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30th January 2020

Malaria discovery brings hope for new treatments

Malaria discovery brings hope for new treatments

Research holds clues for beating Malaria and COVID-19.

New research into malaria suggests targeting enzymes from the human host, rather than from the parasite itself, offers affordable and resistance proofed options for drug development and could hold clues for beating COVID-19.

The research has been led by RMIT University’s Dr Jack Adderley and Professor Christian Doerig, with vital contributions from the University of Adelaide malaria researcher Dr Danny Wilson who is funded by The Hospital Research Foundation.

The study, published in Nature Communications this week, outlines a strategy that could save years of drug discovery research and millions of dollars in drug development by repurposing existing treatments designed for other diseases such as cancer.

“We found that the parasites that cause malaria and which live inside human red blood cells, rely on several different host-cell signalling enzymes for survival,” Dr Wilson said.

“What is really promising is that these signalling enzymes, called kinases, are major targets of drug development across a number of human diseases, including cancer.

“When we treated the malaria parasites with drugs that specifically target certain human kinases, the parasites died very quickly. So with this knowledge, we can now jump on the back of existing cancer drug discoveries and look to repurpose a drug that is already, or soon will be, available for use in people.

“This will significantly reduce the cost of developing much needed new drugs to help save the lives of 400,000 children suffering from malaria per year”

Battling drug resistance

This approach is also expected to address the issue of drug resistance which is again weakening available options for malaria treatment. Study lead Prof Doerig, RMIT, said the findings were exciting as drug resistance is one of the biggest challenges in modern healthcare.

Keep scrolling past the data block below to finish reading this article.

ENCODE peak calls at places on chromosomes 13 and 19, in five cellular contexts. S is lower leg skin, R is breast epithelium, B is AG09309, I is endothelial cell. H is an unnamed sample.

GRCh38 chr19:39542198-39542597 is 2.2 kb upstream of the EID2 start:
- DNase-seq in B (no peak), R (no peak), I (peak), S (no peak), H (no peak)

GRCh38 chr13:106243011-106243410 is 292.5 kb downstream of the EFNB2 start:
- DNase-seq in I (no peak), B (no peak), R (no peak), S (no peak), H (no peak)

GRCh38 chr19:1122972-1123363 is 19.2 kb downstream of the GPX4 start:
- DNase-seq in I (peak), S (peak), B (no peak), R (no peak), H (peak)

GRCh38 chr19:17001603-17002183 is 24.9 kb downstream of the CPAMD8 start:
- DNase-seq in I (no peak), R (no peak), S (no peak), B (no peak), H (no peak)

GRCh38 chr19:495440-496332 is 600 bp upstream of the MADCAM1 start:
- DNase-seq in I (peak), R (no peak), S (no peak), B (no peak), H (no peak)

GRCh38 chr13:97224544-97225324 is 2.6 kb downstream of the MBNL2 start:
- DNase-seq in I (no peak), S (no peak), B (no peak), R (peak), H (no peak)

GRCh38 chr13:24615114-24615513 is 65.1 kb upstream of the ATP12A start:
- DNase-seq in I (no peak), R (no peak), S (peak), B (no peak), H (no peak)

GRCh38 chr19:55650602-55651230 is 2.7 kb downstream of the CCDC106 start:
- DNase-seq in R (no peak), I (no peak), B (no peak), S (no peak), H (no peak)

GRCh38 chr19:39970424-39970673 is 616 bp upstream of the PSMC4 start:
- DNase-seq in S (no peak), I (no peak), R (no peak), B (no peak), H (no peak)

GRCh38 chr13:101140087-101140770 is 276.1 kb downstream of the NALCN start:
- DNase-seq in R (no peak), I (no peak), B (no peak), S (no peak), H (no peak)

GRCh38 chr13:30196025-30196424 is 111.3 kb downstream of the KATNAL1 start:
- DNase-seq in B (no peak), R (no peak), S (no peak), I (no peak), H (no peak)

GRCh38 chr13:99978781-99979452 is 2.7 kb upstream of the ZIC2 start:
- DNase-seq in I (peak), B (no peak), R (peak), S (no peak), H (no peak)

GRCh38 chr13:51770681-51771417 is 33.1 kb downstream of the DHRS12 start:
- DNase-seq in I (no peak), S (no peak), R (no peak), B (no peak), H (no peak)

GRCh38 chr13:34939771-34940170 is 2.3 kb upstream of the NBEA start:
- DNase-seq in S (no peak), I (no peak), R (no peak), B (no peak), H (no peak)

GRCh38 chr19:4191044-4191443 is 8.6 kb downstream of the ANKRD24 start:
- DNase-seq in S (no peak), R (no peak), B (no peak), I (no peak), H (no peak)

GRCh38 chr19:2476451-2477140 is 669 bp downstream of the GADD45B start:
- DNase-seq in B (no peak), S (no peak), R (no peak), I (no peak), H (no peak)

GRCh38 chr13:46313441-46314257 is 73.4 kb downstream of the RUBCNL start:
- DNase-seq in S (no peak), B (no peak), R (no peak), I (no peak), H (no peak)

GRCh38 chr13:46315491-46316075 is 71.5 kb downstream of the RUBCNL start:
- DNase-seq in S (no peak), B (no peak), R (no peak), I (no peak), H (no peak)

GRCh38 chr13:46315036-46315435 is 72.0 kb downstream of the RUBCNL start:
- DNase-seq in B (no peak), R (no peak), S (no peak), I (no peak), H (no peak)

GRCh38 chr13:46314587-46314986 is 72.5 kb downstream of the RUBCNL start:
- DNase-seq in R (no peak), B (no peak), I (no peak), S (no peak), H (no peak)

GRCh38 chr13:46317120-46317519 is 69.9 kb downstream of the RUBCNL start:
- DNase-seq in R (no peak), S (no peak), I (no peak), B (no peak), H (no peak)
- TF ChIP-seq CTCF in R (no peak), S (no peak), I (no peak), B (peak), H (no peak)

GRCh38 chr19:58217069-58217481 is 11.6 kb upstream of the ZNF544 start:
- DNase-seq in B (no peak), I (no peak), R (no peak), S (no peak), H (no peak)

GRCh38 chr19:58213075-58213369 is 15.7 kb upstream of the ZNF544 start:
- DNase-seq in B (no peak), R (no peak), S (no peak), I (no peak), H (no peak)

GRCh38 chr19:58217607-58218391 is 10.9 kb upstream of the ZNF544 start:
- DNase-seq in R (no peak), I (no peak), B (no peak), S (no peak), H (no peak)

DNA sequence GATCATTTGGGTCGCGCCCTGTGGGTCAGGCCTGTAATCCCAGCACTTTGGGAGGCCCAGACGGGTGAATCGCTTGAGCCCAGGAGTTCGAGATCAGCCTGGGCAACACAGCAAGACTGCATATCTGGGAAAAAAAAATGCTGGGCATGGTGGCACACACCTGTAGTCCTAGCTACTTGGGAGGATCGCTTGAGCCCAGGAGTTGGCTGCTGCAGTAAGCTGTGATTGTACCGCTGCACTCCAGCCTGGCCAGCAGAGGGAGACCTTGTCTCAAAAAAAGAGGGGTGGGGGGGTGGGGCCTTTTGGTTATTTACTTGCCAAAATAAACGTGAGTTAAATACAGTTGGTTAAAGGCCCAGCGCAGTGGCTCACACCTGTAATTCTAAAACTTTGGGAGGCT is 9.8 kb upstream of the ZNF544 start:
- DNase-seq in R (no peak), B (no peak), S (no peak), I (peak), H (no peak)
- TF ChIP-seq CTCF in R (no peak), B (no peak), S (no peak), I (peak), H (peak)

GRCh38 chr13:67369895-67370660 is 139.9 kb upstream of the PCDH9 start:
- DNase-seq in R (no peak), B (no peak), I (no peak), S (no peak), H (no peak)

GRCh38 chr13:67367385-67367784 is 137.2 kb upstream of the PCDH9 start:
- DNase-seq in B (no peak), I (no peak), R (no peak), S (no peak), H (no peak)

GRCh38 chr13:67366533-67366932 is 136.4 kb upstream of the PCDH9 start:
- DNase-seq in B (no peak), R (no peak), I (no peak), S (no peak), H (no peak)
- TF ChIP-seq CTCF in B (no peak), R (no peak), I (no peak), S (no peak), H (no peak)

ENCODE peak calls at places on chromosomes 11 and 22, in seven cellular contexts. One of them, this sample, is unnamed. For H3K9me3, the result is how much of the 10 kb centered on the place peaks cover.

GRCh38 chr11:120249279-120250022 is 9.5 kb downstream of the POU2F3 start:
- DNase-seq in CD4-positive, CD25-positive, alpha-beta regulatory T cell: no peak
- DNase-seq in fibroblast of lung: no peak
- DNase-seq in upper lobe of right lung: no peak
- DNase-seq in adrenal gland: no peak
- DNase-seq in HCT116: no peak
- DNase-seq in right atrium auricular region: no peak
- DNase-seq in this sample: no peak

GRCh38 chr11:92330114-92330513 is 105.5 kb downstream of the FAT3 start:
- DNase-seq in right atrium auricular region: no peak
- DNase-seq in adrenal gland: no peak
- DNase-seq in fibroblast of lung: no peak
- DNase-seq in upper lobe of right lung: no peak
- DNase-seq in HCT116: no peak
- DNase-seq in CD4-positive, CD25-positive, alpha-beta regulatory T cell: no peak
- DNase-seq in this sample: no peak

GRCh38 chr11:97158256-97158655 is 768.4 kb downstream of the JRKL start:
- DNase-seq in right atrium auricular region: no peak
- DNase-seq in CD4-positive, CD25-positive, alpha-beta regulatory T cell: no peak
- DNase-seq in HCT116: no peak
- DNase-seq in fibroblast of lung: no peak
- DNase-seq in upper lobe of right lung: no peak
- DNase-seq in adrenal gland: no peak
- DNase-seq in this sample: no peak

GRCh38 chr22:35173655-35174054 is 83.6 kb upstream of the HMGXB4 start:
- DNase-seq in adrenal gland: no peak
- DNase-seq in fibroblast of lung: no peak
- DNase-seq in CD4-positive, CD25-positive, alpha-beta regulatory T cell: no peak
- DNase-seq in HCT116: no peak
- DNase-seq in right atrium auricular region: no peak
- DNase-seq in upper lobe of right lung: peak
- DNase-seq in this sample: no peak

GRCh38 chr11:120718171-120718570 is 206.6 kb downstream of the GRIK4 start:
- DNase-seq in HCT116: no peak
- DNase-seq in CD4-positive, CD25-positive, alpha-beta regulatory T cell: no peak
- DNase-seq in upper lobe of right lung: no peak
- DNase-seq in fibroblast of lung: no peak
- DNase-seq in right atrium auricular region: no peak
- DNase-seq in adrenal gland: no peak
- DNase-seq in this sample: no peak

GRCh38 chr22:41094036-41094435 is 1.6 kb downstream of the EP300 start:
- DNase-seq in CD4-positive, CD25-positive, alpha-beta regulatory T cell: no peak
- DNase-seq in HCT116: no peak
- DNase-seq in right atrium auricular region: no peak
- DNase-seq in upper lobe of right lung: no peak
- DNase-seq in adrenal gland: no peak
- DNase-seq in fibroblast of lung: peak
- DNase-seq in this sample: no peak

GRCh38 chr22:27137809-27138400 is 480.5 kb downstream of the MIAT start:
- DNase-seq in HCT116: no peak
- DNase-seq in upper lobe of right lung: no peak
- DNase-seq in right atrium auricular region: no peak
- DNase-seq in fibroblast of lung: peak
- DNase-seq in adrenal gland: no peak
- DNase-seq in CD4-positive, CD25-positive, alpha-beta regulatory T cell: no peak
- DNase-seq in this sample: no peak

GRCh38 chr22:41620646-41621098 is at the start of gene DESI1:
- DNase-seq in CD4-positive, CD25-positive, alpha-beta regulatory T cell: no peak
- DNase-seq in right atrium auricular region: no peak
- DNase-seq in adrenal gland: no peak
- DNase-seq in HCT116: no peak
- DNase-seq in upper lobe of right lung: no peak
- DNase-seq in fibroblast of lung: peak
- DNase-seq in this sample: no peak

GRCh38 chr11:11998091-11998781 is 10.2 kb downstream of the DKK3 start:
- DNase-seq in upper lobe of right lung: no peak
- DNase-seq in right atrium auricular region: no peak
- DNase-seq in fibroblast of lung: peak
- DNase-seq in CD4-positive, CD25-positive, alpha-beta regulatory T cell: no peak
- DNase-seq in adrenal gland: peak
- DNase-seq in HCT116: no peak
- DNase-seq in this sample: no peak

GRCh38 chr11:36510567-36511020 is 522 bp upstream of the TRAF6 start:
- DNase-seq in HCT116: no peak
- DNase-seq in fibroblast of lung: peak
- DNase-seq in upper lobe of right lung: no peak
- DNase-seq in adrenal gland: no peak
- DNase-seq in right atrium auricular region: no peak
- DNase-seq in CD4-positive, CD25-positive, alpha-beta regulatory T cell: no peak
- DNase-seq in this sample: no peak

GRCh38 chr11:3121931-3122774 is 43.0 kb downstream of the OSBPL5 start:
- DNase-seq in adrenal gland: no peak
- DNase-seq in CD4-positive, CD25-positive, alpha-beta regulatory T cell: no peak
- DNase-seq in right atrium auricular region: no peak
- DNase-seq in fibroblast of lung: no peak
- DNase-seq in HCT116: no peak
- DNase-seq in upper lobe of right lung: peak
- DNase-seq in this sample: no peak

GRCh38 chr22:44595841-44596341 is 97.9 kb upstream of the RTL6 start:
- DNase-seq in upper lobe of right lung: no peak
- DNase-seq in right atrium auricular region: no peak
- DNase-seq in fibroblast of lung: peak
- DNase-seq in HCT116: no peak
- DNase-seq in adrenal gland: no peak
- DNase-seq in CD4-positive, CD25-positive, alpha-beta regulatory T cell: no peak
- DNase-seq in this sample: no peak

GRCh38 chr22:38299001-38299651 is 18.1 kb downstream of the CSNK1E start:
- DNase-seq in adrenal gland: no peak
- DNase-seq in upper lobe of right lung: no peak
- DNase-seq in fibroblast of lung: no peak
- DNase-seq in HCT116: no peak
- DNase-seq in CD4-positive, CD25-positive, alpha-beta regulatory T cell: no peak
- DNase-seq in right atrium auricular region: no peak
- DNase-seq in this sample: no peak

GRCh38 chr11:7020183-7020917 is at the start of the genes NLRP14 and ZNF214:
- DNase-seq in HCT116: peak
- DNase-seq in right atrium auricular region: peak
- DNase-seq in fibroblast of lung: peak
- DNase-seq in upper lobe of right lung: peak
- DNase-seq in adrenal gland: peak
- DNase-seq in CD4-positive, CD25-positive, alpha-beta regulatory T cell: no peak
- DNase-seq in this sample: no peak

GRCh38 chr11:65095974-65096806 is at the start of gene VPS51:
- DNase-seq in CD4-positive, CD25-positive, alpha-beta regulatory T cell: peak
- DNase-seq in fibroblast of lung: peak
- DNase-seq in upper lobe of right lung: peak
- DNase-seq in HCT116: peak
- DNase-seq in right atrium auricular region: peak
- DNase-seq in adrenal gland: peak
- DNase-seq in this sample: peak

“We are at risk of returning to the pre-antibiotic era if we don’t solve this resistance problem, which constitutes a clear and present danger for global public health. We need innovative ways to address this issue,” Prof Doerig said.

“By targeting the human host and not the malaria parasite itself, we remove the possibility for the parasite to rapidly become resistant by mutating the target of the drug, as the target is made by the human host and not by the parasite.”

The paper is the outcome of an RMIT-led international collaboration with researchers from Monash University in Melbourne, The University of Adelaide’s Dr Danny Wilson (Malaria Biology Laboratory Head) and Dr Amy Burns, Dr Jean-Philippe Semblat (from French Government agency Inserm, Paris) and Prof Oliver Billker (Umeå University, Sweden and Wellcome Sanger Institute, UK).

It is titled ‘Analysis of erythrocyte signalling pathways during Plasmodium falciparum infection identifies targets for host-directed antimalarial intervention’ and is published in Nature Communications this week (DOI: 10.1038/s41467-020-17829-7).

Potential for COVID-19 treatments

Using these findings, the RMIT team is now collaborating with the Peter Doherty Institute for Infection and Immunity to investigate potential COVID-19 treatments. This step has received funding from the Victorian Medical Research Acceleration Fund in partnership with the Bio Capital Impact Fund (BCIF).